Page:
How to Detect a Heart Attack in Women


Recognizing the signs of a heart attack and reacting quickly can prevent cardiovascular and neurological damage as well as death. According to the American Heart Association, the most common heart attack symptom in both men and women is chest pain. Women, however, are also more likely to experience jaw pain, shortness of breath and nausea. Here are a few ways to determine whether a woman is having a heart attack.

Things You'll Need

  • Blood pressure cuff or blood-pressure monitor (If available)
  • Clock or watch

Recognize the signs. She will break into a sweat, have trouble breathing, have difficulty maintaining her balance and appear to be in pain.

Determine where the pain is occurring. Heart attack pain is typically in the chest, shoulder, jaw, underside of the arms and upper back.

Take medical history into account. A history of heart disease increases the likelihood of an attack.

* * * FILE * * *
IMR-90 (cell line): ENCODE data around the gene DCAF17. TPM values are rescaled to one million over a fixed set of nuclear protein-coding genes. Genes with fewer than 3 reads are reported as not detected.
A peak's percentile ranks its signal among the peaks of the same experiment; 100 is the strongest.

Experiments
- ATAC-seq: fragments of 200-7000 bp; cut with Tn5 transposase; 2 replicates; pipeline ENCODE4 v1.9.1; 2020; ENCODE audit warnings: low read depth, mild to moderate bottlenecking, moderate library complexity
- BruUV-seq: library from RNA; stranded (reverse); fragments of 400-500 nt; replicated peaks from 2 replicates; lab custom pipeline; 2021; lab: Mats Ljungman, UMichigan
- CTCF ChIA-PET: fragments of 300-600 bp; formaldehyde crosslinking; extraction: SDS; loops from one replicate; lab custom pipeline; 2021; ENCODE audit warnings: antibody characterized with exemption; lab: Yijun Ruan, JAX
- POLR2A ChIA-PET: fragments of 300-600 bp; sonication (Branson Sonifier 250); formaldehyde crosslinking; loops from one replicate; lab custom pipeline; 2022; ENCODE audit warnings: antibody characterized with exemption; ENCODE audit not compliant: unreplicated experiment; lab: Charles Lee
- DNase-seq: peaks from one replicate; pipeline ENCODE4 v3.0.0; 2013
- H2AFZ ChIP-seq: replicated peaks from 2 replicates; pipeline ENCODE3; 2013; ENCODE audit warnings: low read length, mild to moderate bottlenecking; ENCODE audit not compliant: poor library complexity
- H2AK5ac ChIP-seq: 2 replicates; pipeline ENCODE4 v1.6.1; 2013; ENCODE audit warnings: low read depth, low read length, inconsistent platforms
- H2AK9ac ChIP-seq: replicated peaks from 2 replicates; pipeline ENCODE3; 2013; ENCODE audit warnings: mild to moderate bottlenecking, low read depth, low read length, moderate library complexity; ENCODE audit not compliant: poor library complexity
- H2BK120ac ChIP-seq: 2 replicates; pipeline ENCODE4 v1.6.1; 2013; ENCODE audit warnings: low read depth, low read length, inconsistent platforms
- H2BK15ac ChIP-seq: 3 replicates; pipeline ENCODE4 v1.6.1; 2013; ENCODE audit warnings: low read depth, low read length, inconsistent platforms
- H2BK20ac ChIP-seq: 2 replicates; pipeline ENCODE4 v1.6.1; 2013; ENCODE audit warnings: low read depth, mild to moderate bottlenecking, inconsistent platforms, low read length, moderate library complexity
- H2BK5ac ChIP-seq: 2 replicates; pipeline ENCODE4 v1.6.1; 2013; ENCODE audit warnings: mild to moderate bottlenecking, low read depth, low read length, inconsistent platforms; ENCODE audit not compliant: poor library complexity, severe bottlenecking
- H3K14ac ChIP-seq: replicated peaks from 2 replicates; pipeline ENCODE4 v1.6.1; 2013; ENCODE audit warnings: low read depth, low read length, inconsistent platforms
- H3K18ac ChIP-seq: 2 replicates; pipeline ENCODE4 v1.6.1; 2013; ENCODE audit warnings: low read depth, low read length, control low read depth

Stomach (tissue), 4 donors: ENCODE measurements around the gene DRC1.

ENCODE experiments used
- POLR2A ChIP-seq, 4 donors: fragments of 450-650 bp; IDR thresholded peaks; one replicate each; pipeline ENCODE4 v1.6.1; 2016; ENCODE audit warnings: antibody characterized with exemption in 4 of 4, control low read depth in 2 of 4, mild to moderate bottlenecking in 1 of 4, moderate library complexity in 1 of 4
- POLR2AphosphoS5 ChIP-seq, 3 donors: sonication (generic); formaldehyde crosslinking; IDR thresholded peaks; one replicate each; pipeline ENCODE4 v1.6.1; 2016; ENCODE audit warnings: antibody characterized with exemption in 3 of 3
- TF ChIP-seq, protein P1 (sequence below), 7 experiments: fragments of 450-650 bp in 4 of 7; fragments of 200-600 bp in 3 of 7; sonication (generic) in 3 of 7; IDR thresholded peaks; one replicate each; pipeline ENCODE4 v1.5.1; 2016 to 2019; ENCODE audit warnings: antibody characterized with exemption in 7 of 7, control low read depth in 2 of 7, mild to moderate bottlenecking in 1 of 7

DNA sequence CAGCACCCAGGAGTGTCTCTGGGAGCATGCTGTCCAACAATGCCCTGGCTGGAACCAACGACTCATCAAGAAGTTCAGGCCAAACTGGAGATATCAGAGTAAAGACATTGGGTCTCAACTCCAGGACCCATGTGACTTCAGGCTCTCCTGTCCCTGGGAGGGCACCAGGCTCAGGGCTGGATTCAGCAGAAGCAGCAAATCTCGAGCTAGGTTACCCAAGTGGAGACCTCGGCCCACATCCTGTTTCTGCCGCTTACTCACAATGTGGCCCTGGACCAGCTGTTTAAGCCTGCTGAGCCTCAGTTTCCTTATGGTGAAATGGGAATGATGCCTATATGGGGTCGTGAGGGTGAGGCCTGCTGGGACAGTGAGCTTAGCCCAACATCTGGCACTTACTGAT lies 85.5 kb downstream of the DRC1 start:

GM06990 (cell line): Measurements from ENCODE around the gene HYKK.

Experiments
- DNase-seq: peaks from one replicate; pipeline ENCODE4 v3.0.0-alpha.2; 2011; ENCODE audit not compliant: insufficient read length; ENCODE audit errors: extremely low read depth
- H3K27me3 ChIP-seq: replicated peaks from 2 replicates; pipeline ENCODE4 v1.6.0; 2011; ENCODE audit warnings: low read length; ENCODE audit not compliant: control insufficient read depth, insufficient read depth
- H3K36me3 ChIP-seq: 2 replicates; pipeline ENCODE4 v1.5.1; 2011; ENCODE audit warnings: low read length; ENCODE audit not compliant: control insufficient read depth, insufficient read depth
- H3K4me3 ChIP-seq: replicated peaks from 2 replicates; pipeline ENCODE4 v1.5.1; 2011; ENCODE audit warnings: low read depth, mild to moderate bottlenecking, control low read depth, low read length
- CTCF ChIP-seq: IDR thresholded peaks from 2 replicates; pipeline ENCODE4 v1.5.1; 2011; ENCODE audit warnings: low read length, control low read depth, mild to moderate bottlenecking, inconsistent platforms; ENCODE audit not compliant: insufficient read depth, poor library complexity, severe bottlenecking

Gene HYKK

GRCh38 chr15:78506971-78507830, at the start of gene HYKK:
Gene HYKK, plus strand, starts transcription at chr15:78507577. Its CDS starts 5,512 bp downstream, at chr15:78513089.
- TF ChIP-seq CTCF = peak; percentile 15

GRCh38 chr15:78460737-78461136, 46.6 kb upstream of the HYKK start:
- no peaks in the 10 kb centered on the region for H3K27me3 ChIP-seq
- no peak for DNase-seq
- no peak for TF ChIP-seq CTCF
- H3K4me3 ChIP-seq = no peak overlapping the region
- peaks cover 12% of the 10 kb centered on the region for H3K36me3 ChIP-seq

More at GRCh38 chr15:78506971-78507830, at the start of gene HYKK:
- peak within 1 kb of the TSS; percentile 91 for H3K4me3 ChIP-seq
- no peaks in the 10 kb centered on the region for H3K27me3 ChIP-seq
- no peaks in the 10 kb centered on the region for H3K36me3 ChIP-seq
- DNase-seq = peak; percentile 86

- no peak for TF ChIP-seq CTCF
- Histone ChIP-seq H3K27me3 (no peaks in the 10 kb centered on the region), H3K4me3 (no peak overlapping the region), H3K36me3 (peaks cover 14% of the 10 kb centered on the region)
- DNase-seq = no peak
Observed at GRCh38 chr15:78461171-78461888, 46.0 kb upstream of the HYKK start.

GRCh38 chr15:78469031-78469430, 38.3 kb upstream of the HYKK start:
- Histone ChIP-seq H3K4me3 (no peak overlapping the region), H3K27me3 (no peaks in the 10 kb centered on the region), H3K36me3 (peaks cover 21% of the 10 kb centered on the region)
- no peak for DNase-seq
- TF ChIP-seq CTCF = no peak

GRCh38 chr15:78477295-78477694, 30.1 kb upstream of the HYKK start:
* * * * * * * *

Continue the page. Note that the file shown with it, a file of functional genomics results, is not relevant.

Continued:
Take her blood pressure. Use a cuff or electric monitor, if available. Blood pressures above 140 over 90 millimeters mercury are considered elevated and can be a sign of a heart attack.

Monitor symptoms. If symptoms continue for more than 10 minutes, call 911 immediately.

Once medical attention has been sought, an EKG (electrocardiogram) test may be done to check for increased heart muscle thickness, abnormal heart rhythm and decreased oxygen to the heart.

A blood test can be performed by a medical professional to determine if a heart attack has occurred. An increased presence of the enzyme CK-MB (creatine kinase, muscle and brain) will be in the blood stream.

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